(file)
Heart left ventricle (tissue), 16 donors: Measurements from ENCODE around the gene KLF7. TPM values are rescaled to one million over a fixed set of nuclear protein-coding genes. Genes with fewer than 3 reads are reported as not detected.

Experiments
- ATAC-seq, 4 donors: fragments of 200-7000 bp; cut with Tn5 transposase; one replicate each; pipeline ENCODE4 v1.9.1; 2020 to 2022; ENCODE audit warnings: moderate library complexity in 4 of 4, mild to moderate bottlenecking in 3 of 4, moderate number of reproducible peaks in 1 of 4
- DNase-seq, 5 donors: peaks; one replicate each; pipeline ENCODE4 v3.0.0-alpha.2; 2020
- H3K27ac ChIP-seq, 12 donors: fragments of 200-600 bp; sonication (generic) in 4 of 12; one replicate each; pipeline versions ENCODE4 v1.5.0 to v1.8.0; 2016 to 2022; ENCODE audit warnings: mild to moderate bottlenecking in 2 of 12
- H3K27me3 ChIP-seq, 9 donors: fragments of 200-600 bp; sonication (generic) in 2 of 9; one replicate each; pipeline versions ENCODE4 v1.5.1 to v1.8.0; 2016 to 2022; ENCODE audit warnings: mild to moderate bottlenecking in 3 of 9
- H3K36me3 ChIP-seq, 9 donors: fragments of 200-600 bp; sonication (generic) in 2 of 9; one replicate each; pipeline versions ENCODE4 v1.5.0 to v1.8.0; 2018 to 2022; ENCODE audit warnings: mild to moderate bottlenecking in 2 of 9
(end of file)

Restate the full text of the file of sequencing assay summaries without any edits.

Heart left ventricle (tissue), 16 donors: Measurements from ENCODE around the gene KLF7. TPM values are rescaled to one million over a fixed set of nuclear protein-coding genes. Genes with fewer than 3 reads are reported as not detected.

Experiments
- ATAC-seq, 4 donors: fragments of 200-7000 bp; cut with Tn5 transposase; one replicate each; pipeline ENCODE4 v1.9.1; 2020 to 2022; ENCODE audit warnings: moderate library complexity in 4 of 4, mild to moderate bottlenecking in 3 of 4, moderate number of reproducible peaks in 1 of 4
- DNase-seq, 5 donors: peaks; one replicate each; pipeline ENCODE4 v3.0.0-alpha.2; 2020
- H3K27ac ChIP-seq, 12 donors: fragments of 200-600 bp; sonication (generic) in 4 of 12; one replicate each; pipeline versions ENCODE4 v1.5.0 to v1.8.0; 2016 to 2022; ENCODE audit warnings: mild to moderate bottlenecking in 2 of 12
- H3K27me3 ChIP-seq, 9 donors: fragments of 200-600 bp; sonication (generic) in 2 of 9; one replicate each; pipeline versions ENCODE4 v1.5.1 to v1.8.0; 2016 to 2022; ENCODE audit warnings: mild to moderate bottlenecking in 3 of 9
- H3K36me3 ChIP-seq, 9 donors: fragments of 200-600 bp; sonication (generic) in 2 of 9; one replicate each; pipeline versions ENCODE4 v1.5.0 to v1.8.0; 2018 to 2022; ENCODE audit warnings: mild to moderate bottlenecking in 2 of 9